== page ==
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andyman



Joined: 08 Dec 2012
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PostPosted: Sun Sep 06, 2020 10:31    Post subject: Reply with quote

PS I have a dry barn with lots of kit where you could do this, if you brought your (pre-cut?) panel with you.
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Lewis
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PostPosted: Sun Sep 06, 2020 11:15    Post subject: Re: crispy roof fun part II: the return Reply with quote

jejoenje wrote:

2. Vinyl "wrap".
Basically just make sure I get rid of any of the rust that is there (doubly sure), and then cover the lot (possibly including the back
section of the roof, between the crystalites, with some form of good quality vinyl.
Pros:
- Could be a pretty quick solution.
- Should keep any moisture/air out so hopefully no more issues with rust from the outside.
Cons:
- I've never vinyled anything in my life... and am somewhat concerned about looking like a boy racer! †Shocked
- Wouldn't be able to paint this, I don't think, and I was hoping to use the same truck bed liner (Raptor Liner) that's already
on the rest of the van.

- Obviously entirely reliant on the existing structure. In the long term, I would still be worried about rust slowly "eating" what's
underneath, even if I do my best to take out what's bad now. In effect, I'd be worried about this storing up more problems for the
future, rather than saving myself from it, which kind of defeats the point...? †Rolling Eyes

Thoughts? †Very Happy

PS. I should say, although I want this to look nice, I don't ever plan on selling the van (she'd have to be pried from my cold dead
hands - or more likely I will be breaking for parts!), so not concerned about value to others as such. That ship has sailed! †Smile



If I remember right you can get vinyl wrap printed in any colour you want, so that saves painting.
Note though that if there is anything under the vinyl that can rust it will and once it starts bubbling up it will stick out like a sore thumb.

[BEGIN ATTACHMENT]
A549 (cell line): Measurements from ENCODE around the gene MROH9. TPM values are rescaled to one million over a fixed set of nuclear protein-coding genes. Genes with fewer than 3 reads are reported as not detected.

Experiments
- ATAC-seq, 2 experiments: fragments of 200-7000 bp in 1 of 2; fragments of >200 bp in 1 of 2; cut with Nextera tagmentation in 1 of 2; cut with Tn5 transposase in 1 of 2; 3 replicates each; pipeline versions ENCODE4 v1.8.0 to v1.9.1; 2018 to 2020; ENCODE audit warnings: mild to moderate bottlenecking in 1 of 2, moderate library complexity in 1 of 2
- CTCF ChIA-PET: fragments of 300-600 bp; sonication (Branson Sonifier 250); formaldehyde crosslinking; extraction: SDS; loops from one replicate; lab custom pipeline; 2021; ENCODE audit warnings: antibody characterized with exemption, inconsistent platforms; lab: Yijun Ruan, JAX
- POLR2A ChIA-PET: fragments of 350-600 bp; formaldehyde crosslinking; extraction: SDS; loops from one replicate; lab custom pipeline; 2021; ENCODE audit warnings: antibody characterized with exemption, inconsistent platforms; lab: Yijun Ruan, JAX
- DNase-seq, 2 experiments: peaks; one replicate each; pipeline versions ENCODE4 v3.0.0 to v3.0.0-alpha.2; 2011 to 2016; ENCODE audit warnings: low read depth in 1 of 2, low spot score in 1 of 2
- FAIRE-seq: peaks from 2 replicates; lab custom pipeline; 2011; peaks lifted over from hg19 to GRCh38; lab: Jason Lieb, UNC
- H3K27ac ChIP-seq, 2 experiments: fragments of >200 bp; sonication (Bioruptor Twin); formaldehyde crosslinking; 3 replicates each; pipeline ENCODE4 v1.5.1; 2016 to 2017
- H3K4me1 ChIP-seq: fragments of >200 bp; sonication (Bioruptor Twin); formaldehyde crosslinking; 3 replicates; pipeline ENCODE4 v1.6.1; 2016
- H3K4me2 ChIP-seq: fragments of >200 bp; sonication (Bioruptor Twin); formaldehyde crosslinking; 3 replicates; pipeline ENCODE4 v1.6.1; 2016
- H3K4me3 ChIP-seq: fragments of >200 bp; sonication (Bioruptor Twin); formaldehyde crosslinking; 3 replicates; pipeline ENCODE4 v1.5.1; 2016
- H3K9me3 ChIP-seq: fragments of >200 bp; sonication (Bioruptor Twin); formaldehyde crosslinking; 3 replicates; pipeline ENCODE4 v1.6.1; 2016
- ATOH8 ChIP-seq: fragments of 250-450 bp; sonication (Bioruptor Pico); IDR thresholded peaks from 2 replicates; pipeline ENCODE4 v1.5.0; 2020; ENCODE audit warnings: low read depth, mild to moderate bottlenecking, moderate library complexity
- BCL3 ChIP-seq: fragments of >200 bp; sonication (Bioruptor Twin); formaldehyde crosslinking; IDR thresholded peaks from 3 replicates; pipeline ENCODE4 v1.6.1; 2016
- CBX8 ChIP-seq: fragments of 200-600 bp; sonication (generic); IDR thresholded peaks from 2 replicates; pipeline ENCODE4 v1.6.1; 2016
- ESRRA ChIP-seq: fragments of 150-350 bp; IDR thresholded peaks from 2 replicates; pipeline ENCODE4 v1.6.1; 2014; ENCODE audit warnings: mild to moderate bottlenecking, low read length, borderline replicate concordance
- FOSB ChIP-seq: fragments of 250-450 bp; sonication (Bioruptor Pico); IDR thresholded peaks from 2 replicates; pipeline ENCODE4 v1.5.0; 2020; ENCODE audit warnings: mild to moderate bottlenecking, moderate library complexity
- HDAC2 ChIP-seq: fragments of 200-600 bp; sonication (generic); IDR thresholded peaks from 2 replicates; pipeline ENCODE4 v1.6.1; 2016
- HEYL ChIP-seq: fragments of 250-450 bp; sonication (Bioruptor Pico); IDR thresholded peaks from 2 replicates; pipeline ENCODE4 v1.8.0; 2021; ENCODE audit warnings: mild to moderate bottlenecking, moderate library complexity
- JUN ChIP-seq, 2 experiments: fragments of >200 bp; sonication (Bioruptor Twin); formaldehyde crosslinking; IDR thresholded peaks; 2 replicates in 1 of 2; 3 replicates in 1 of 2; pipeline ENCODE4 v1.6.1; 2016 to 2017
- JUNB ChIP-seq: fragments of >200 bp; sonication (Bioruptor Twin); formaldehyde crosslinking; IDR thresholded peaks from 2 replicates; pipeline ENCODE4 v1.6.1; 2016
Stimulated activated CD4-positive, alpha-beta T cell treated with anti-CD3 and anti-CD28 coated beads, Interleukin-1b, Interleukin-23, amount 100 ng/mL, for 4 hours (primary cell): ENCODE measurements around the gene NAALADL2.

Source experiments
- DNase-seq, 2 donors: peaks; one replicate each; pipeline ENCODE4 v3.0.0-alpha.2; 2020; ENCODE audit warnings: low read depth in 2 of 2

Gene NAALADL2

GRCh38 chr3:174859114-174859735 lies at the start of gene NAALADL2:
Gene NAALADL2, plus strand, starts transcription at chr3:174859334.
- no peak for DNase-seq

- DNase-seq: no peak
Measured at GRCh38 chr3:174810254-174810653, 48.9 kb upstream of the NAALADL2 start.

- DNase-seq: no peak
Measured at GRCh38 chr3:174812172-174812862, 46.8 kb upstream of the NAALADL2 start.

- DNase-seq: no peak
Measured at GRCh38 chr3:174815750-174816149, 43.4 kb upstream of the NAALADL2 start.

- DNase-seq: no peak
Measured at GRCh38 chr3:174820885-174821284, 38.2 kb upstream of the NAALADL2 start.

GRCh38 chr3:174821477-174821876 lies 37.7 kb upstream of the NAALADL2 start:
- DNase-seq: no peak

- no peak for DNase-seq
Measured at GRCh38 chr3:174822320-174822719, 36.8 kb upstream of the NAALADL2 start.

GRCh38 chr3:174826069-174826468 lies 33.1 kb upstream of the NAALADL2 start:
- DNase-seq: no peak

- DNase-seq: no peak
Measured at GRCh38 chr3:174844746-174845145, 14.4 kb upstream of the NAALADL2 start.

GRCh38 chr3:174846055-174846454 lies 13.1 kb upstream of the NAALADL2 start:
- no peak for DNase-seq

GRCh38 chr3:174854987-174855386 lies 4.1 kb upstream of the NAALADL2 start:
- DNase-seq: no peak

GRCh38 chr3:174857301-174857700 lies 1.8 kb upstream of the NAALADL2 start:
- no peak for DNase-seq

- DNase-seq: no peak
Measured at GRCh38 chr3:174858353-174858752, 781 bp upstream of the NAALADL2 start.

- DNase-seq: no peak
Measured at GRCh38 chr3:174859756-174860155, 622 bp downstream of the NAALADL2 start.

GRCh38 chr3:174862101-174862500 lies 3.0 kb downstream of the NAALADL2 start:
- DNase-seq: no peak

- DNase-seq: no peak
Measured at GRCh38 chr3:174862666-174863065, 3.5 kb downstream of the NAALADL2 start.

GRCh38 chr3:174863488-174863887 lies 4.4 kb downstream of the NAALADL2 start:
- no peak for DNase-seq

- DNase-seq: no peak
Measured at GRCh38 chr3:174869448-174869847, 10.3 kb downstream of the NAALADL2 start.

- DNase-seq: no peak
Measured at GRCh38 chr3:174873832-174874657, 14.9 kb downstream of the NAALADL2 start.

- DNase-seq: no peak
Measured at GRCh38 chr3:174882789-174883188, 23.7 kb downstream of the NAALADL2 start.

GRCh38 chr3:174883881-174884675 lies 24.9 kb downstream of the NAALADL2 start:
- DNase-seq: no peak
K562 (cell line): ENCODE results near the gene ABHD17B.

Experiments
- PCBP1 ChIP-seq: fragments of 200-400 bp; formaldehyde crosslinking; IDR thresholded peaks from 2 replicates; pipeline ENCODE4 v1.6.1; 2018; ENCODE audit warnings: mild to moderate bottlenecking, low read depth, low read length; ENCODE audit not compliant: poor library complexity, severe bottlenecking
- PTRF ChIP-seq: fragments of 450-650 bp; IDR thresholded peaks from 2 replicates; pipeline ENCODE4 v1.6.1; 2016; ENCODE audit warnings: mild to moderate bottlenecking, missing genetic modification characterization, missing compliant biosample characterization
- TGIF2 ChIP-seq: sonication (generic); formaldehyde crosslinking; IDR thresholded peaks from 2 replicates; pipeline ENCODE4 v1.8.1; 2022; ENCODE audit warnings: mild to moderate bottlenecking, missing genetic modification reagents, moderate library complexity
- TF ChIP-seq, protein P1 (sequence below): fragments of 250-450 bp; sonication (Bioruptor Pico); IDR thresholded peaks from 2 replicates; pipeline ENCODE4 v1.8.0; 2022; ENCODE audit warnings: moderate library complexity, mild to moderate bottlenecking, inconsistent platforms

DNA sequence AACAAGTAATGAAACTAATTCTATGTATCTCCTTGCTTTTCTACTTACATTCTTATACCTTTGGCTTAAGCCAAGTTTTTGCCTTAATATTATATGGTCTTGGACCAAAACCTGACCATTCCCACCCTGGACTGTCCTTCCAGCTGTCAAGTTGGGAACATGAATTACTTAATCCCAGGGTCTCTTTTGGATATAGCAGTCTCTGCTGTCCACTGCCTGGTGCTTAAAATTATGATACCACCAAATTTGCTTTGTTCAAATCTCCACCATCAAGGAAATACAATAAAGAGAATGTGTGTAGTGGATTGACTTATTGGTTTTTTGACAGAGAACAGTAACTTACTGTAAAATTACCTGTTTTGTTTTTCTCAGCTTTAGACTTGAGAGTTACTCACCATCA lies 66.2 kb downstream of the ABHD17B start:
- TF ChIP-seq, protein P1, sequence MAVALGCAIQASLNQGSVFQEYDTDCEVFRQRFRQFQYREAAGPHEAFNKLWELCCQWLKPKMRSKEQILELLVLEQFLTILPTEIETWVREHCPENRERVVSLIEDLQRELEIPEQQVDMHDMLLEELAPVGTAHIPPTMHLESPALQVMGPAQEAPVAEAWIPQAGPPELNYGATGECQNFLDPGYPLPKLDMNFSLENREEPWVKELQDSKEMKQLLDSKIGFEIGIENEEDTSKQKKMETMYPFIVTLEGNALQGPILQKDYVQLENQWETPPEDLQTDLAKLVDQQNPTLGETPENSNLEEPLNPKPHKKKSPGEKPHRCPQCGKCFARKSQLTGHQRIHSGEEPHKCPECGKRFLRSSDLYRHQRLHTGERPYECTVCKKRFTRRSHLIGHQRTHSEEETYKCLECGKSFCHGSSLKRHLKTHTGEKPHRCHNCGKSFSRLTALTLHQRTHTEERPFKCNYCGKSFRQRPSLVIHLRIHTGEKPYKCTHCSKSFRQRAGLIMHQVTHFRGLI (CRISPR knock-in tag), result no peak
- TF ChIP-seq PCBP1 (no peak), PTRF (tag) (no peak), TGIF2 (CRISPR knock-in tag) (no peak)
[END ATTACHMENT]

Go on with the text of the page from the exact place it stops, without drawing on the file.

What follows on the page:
There is a company, in Knottingly, Nr Leeds, called Euro Motor Campers, who made their own roof moulds for various models of vehicles
They may already have one for yours and be able to supply you a ready built roof.

I used to have a Mercedes 207D that had been converted from a greengrocers van - It was in fact the vehicle I part ex'ed for my first Deli.
I'd had it for about 10 years and went to them to see if they could do a roof repair for me. The owber laugh and took me back into their
waiting room and pointed to a photo on the wall, one of many dozens in a frame.
There on the edge of the frame was my campervan. They did the original conversion. †Laughing
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jejoenje



Joined: 20 Aug 2016
Posts: 726
Location: Alloa, Scotland

PostPosted: Sun Sep 06, 2020 20:09    Post subject: Reply with quote

Thanks gents!

Andy;
andyman wrote:

1) How did you hold the new roof section(s) down while the panel bond was setting, and subsequently prevent it from cracking
apart?

I held it in place with some stainless self-tapping screws, which I later ground down. You can just see them in this photo (I think this was the "dry" fit without mastic).
I think you've hit the nail on the head though, with that comment and a couple of other things. It's only really one side (drivers side) of
the replacement panel that had started to "lift". I think this was because the panel slighly deformed when fitting to aperture (because it